Oct 27, 2006, 12:57 PM
Post #15 of 41
I live in San Diego and kidnappings in Tijuana are not uncommon. They have been well documented on both sides of the border. Up until recently the kidnappings were confined to Mexicans kidnapping other Mexicans and leaving non-Mexicans alone. All that has changed in the last 6 months. The top guy for 2 different maquiladoras were kidnapped, both were Asian, if I recall correctly. One incident had a happy ending; the guy escaped. The other incident, unforutnately, had a tragic ending. Extortion was the objective in both cases. It is not just wealthy Mexicans that have been the target of Tijuana kidnappings. Middle class families have also been victimized. It seems that if there is perception that a family has money, anywhere within the family structure, that they become a potential target. A large percentage of kidnappings in Tijuana go unreported for fear that corrupt cops are in on the kidnap scheme and the overriding desire to have family members returned in tact and alive. And many kidnappings do end with the kidnapped person being returned alive after a ransom is paid. There is growing concern on both sides of the border, however, that non-Mexicans are now being targeted and no one wants to see that trend expand.
So between the kidnappings, beheadings by the drug cartel(s) and corrupt criminal justice system, Tijuana has not been unaffected, finanically or emotionally. Hank Rohn - a VERY wealthy man - the mayor of Tijuana made an unprecdented visit to SANDAG (a regional economic development agency that works linking both SD and TJ) to reassure local businesses on both sides of the border that Tijuana was still a safe place to do business and visit. To his credit, Mayor Rohn (and I'm not sure I'm spelling that correctly) has made efforts to improve the seriously decrepid Tijuana infastructure and has taken about as hard a line with the local police force as any mayor has. As much as 60% of the local police force has been arrested or fired in the last few months in an effort to curb corruption and lawlessness. Additionally, he has requested and received federale and military reinforcements from Mexico City.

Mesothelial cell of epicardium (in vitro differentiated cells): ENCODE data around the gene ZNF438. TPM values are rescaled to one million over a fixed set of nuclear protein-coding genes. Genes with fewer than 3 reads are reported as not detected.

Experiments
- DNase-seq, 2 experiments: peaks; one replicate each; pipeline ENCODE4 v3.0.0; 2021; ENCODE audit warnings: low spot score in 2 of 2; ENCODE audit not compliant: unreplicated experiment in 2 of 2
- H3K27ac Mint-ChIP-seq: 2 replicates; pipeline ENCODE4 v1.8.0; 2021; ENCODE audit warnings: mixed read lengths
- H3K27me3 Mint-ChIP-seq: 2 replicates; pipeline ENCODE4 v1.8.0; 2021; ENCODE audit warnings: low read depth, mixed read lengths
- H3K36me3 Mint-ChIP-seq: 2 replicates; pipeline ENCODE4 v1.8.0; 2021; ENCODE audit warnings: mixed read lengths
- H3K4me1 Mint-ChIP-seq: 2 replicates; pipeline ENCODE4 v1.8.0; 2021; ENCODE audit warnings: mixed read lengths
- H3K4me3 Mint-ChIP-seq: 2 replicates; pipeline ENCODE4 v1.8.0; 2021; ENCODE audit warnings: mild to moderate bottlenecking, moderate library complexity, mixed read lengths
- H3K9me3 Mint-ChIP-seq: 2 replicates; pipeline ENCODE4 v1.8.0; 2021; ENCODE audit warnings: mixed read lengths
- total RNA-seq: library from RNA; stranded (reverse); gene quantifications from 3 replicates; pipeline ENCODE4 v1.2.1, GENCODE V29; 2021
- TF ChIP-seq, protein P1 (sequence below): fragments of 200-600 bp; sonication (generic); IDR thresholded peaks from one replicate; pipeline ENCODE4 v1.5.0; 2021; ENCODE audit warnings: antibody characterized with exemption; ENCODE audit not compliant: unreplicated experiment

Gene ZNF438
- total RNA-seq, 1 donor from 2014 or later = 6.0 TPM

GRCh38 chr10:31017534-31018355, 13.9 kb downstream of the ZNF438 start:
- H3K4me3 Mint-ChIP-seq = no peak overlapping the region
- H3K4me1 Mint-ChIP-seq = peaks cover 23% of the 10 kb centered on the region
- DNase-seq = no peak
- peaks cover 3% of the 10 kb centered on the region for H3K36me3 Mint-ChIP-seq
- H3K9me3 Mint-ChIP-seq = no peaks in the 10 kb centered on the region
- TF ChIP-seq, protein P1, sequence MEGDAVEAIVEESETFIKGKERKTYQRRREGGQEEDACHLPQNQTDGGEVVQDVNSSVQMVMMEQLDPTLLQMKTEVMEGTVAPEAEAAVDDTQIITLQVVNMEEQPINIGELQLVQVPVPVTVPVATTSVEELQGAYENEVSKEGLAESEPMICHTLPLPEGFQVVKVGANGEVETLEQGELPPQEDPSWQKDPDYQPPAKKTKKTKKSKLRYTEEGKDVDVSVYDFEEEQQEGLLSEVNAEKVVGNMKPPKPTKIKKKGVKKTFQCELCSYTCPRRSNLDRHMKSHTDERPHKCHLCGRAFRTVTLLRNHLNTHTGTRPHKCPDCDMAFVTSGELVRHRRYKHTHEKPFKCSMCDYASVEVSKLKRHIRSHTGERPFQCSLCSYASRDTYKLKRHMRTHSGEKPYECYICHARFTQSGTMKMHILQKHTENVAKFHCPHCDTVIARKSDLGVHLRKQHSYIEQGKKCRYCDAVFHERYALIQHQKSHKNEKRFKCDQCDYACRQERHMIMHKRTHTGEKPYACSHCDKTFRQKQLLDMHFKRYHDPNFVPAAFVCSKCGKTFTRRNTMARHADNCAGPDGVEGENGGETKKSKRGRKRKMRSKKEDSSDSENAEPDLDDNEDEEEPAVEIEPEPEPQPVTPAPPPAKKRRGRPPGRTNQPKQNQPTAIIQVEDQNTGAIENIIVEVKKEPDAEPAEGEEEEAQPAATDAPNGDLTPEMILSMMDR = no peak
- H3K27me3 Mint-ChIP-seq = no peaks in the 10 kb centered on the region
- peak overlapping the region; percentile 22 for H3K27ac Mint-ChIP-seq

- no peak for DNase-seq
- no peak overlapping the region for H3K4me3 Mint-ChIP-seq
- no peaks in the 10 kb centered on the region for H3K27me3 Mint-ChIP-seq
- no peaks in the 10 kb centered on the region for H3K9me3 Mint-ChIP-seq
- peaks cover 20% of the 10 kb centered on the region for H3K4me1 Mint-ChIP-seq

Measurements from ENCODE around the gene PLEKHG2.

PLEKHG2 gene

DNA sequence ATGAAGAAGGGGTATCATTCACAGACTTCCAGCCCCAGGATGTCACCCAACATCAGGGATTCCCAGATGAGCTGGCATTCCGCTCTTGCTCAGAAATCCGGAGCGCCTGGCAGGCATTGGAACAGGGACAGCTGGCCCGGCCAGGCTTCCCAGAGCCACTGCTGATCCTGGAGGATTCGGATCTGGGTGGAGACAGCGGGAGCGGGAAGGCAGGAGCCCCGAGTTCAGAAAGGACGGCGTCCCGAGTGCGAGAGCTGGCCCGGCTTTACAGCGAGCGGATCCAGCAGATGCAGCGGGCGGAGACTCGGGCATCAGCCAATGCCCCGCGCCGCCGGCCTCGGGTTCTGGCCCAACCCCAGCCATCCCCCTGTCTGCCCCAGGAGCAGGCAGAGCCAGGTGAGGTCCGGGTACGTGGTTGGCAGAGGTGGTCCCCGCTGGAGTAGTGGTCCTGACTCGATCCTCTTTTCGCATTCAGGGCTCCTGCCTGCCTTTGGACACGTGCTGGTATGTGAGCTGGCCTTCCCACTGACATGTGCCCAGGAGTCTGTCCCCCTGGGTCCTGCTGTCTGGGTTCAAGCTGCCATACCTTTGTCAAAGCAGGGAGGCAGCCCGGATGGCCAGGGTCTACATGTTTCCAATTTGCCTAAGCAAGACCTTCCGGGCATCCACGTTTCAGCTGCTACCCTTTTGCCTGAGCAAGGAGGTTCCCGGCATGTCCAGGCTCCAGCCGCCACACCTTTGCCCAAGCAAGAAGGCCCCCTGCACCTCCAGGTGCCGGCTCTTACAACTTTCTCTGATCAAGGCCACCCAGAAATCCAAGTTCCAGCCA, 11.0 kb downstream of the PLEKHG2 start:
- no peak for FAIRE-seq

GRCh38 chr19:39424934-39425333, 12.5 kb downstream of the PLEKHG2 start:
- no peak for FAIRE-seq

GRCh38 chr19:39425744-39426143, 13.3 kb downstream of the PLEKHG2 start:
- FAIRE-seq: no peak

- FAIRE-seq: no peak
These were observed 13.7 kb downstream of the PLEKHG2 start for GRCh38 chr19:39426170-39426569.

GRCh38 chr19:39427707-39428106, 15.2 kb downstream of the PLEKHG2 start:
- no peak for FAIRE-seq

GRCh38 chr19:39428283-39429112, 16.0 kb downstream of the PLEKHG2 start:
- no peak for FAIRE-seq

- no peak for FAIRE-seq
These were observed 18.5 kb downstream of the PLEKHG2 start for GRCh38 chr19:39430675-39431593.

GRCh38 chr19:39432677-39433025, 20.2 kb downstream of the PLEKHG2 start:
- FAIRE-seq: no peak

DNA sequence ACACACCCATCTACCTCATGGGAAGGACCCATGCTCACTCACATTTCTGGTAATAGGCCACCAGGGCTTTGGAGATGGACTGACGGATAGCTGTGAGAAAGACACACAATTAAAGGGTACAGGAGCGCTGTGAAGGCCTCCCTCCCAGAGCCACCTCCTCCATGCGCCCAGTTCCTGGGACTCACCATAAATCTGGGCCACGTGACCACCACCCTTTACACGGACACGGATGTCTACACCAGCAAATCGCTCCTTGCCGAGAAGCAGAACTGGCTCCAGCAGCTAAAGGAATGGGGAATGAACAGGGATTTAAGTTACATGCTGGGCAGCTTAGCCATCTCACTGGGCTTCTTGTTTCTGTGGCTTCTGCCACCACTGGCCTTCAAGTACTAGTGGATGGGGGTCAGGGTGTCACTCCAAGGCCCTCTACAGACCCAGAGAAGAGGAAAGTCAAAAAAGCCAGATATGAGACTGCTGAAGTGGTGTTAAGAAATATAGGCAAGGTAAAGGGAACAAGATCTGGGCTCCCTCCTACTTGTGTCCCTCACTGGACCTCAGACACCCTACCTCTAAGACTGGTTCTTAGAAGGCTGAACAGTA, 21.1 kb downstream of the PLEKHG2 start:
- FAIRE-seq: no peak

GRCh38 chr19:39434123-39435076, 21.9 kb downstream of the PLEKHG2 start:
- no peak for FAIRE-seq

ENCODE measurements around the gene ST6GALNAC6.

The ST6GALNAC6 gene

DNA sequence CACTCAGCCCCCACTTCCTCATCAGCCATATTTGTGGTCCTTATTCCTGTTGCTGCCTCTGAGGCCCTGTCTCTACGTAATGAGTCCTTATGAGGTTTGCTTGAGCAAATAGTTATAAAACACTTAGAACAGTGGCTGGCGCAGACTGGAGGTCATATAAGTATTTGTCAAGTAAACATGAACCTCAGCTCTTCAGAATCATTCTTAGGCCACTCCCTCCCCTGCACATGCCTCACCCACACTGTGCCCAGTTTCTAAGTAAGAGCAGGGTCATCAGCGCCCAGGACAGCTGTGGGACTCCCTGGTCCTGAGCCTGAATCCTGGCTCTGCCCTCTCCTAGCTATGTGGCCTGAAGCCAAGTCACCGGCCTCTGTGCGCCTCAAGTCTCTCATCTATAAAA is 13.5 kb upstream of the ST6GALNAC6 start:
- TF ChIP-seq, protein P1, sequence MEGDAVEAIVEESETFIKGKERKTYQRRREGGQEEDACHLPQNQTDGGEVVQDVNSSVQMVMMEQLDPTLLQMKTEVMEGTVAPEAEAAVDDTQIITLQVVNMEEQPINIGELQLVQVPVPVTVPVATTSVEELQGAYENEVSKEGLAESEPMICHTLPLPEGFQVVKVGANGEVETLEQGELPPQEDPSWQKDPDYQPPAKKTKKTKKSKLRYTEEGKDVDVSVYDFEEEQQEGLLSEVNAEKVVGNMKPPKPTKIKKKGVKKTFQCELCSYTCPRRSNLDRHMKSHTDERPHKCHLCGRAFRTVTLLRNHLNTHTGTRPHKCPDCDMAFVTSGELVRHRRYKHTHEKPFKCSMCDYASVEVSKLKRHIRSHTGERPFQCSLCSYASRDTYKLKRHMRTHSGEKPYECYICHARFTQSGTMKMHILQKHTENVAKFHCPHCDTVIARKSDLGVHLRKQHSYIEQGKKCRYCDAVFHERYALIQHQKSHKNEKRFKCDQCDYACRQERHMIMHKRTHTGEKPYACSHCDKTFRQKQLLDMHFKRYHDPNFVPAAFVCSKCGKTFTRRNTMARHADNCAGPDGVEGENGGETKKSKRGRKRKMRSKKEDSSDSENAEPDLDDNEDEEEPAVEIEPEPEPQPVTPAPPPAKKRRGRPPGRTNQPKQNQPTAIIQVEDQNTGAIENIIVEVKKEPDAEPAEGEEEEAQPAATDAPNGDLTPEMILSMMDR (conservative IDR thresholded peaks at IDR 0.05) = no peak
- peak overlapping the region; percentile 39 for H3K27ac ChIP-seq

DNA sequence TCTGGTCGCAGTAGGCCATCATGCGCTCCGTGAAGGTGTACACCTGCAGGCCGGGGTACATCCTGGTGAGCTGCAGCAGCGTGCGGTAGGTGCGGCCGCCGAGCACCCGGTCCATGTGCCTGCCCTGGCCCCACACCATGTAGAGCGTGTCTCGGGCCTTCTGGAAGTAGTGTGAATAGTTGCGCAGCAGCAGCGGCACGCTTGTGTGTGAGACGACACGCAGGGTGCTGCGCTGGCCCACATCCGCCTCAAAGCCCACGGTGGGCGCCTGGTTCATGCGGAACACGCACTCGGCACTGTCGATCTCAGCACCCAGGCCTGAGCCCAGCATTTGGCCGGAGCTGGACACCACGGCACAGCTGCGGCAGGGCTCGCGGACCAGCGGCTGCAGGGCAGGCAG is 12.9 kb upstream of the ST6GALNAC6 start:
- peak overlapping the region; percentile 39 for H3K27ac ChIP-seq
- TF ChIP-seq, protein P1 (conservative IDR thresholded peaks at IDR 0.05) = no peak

Tijuana/San Diego is still the worlds busiest border crossing with 60 million people a year. And some ungodly number of annual visitors to San Diego seem to think a quick trip to TJ is a must. The vast majority of these people are not kidnapped, they are not beheaded or otherwise murdered, nor are they the victim of a crime. Aside from the 3 American female tourists who were raped by corrupt cops a couple of years ago (a really repugnant crime, BTW, if ever there was one) the worst a tourist can expect in Tijuana is a shake down on questionable traffic violations. The border has always been a violent place because of the stakes involved in crossing (and not the legal kind). Between the often questionable direction the U.S. government may choose to go in and the economic desparation many Mexicans feel, it is not particularly likely the violence will diminish.
FWIW, I've been to Michoacan 3 times in the last 16 months. I haven't been to Tijuana, or even through it, for at least the last 4 years. Correct or not, my own perception is that I feel safer in Michoacan than I do in Tijuana.